And in Cary, N.C., Murray Silverstone, inspired by the election and eager to pitch in on the healthcare fight, wonders why staffers didn't arrive in his area and begin trying to reconstruct the campaign system until five weeks ago.

"It wasn't clear to us why there was such a delay," said Silverstone, an astronomer who fits in volunteer work amid his research and college teaching.

These are a sampling of personal stories of members of Obama’s grass roots network compiled by the reporter.

One thing that strikes me as important to note that it is Obama’s network, and not simply a democratic network and not simply a pro health care bill network, but a pro if the President would like to see it happen we will go out and do our best as an organized group to make it happen for the President.

It’s not of course unusual for Presidents to have campaign networks but I am uncertain if any sitting President as retained his campaign network and grew his network while in office to function as a mechanism while in office to promote his policies door to door and in town halls and other public forums and ways?

One thing is for certain, it can truly not be said that the Democrats don’t have an organized response but the reality is they aren’t responding but taking the initiative to begin with.

Which begs the question which organizations stepped into the equation first? The President’s the Democrat’s the Republican’s or the Pharmaceutical and Health Care and Insurer’s organized groups.

Please keep in mind there really are a large number of non-affiliated people also showing up to these meetings with real concerns and skeptical about the proposed bills.

L.A. Times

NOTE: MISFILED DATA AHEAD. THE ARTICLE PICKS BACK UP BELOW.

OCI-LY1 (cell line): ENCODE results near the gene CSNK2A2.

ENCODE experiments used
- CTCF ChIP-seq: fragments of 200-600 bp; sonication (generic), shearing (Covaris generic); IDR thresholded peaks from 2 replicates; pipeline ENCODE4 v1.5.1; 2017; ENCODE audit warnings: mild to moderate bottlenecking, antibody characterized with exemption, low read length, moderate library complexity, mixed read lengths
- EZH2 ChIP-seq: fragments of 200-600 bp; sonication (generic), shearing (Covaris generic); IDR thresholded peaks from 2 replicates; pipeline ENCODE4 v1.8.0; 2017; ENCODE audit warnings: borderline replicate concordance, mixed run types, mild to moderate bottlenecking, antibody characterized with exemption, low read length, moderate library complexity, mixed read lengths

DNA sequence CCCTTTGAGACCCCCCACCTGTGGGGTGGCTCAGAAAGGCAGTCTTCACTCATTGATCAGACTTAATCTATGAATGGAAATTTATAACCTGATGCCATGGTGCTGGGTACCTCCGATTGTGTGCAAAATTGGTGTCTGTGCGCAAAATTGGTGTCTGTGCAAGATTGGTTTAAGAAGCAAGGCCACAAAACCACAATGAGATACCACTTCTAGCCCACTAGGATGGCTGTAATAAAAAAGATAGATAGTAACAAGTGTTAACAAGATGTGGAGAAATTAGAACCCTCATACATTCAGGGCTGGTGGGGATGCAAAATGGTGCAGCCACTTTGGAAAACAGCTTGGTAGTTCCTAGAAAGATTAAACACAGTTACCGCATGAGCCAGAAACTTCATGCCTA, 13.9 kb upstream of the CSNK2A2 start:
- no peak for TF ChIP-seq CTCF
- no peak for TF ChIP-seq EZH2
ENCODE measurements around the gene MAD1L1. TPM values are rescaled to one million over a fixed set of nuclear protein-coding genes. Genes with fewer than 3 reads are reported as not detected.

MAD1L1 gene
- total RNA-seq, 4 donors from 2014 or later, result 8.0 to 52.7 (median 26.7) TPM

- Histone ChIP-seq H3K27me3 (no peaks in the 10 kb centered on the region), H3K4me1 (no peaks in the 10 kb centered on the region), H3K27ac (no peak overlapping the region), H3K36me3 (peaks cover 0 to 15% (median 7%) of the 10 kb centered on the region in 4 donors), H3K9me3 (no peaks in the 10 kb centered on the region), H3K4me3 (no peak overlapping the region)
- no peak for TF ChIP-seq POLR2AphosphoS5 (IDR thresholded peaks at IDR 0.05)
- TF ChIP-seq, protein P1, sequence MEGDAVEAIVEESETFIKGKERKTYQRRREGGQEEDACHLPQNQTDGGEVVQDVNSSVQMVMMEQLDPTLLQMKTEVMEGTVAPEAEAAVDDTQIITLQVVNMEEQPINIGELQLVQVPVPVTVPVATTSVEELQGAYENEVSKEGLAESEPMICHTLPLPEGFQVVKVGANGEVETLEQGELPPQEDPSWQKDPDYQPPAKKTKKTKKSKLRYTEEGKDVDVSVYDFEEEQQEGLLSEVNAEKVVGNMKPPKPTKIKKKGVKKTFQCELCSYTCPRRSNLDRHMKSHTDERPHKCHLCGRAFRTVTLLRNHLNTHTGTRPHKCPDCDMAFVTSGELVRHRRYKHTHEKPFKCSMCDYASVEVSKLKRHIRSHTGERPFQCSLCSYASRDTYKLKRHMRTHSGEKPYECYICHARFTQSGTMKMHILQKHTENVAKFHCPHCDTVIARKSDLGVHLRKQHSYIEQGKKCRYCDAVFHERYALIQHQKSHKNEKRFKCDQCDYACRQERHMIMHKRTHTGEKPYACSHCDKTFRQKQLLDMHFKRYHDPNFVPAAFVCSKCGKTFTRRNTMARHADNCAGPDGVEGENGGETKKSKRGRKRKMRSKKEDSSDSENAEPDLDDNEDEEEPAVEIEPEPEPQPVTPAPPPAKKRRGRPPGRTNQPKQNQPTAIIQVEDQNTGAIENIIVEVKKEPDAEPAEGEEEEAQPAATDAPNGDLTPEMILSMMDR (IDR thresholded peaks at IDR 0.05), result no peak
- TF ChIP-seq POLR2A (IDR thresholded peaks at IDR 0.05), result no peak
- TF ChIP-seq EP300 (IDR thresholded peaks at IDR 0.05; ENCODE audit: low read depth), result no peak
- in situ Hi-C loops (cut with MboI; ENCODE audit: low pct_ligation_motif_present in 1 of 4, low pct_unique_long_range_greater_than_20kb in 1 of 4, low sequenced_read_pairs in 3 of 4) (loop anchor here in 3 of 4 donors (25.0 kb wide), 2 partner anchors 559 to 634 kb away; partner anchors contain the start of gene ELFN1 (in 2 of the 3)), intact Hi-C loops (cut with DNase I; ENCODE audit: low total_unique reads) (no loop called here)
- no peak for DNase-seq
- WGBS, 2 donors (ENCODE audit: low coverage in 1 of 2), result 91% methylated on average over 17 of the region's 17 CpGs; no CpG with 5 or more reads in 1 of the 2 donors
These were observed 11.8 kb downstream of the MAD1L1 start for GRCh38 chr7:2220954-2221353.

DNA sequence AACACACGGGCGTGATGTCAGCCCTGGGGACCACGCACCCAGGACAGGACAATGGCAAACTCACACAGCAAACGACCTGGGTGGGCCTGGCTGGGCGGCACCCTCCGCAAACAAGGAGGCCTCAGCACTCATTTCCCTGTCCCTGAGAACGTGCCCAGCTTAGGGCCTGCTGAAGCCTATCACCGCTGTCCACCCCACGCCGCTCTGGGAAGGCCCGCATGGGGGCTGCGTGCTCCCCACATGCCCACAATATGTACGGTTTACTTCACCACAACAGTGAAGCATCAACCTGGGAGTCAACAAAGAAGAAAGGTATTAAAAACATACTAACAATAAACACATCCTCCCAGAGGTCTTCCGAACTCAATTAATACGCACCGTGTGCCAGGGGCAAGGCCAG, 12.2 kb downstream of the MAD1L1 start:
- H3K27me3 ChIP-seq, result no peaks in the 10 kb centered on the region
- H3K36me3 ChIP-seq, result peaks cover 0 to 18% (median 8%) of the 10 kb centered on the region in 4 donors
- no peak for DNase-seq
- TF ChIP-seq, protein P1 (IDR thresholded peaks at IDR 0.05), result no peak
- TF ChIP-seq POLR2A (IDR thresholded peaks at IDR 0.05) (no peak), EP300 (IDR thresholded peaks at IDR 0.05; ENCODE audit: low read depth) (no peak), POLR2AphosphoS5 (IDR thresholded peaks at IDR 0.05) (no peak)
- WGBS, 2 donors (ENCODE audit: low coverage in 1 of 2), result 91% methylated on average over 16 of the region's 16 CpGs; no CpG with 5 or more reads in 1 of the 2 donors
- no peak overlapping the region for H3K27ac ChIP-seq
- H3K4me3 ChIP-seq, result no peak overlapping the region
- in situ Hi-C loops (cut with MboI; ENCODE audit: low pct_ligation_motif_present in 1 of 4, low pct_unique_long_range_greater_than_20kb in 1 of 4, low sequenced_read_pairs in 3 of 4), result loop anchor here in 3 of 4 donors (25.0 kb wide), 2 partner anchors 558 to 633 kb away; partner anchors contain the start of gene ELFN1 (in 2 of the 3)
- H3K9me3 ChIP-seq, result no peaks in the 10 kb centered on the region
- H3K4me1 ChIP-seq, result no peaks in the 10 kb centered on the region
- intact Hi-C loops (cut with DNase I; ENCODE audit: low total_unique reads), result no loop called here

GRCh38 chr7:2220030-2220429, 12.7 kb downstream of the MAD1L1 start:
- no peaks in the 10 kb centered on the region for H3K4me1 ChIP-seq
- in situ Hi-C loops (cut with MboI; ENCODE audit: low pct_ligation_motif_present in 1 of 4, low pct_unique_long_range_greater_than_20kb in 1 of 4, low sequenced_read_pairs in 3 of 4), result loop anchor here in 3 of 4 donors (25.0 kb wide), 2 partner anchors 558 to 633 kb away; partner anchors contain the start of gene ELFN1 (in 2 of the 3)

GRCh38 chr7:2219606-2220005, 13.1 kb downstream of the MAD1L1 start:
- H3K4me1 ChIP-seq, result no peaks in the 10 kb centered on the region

posted on Aug, 10 2009 @ 06:10 AM

Organizing for America's website displays hundreds of upcoming events, ranging from tiny house parties to solicitations to match the conservative presence at town hall meetings. With new online tools, supporters can tell their own healthcare stories to be distributed to lawmakers, and network members can monitor their colleagues' calls to Capitol Hill.

It is evident that the efforts to promote the bill are organized and with 12,000,000 members of Organizing for America divided between 50 states it's not hard to imagine that it wouldn't be difficult to pack town hall meetings with pro-health care people working directly for Obama.

Staffers have been hired so far in 42 states, said the group's deputy director, Jeremy Bird, and he expects to have paid workers in every state in a matter of weeks.

While many of the members are volunteers there is a growing number of paid workers as well.

This in essence makes Obama's organized efforts paid efforts as well at the orginizational and management level.

posted on Aug, 10 2009 @ 12:35 PM

The fate of Obama's health and energy plans rests, in large measure, with wavering lawmakers within Obama's own party.

This is something that is likely quite true since it is a Democratic led House and Senate. Much of the grandstanding and worry taking place by the left seems to be based on a ground swell of popular protest discouraging Democrats from voting for the Health Care Initiative(s).

And some of those Democrats are unhappy at the prospect of being pressured by a group that is funded with party money and housed at the Democratic National Committee. They raised concerns at a pre-recess meeting of freshman lawmakers and Organizing for America officials.

It is not just the opposition to the Bill that is unhappy with some of Obama's grass roots orginizations tactics.